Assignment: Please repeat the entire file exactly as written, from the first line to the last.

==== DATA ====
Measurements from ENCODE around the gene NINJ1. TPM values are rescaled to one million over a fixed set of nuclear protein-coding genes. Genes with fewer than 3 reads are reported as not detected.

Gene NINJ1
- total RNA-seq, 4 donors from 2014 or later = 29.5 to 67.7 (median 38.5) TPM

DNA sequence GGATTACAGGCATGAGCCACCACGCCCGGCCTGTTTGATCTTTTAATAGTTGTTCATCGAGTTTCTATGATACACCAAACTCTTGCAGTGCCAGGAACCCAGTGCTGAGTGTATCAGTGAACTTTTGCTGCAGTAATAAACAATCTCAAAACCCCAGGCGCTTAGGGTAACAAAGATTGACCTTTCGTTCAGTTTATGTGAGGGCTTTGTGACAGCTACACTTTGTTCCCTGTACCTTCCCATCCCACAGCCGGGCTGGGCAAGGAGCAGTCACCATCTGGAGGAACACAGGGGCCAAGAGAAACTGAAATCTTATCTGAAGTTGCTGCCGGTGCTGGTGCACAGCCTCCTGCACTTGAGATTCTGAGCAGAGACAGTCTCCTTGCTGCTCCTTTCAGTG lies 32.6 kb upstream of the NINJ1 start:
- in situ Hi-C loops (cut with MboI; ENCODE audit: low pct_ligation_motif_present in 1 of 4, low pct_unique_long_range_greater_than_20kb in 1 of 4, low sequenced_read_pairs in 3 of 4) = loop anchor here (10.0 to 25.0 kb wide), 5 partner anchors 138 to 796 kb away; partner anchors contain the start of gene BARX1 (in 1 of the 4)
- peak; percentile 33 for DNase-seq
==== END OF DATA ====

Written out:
Measurements from ENCODE around the gene NINJ1. TPM values are rescaled to one million over a fixed set of nuclear protein-coding genes. Genes with fewer than 3 reads are reported as not detected.

Gene NINJ1
- total RNA-seq, 4 donors from 2014 or later = 29.5 to 67.7 (median 38.5) TPM

DNA sequence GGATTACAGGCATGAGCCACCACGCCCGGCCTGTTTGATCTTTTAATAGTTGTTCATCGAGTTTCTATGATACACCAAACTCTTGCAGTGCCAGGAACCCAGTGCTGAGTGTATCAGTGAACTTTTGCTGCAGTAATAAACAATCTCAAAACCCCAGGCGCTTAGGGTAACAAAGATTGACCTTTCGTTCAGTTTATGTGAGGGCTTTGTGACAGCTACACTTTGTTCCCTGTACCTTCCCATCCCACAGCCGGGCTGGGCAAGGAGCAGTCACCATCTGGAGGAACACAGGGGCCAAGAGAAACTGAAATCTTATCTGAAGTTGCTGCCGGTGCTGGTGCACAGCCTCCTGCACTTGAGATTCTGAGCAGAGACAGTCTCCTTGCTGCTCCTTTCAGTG lies 32.6 kb upstream of the NINJ1 start:
- in situ Hi-C loops (cut with MboI; ENCODE audit: low pct_ligation_motif_present in 1 of 4, low pct_unique_long_range_greater_than_20kb in 1 of 4, low sequenced_read_pairs in 3 of 4) = loop anchor here (10.0 to 25.0 kb wide), 5 partner anchors 138 to 796 kb away; partner anchors contain the start of gene BARX1 (in 1 of the 4)
- peak; percentile 33 for DNase-seq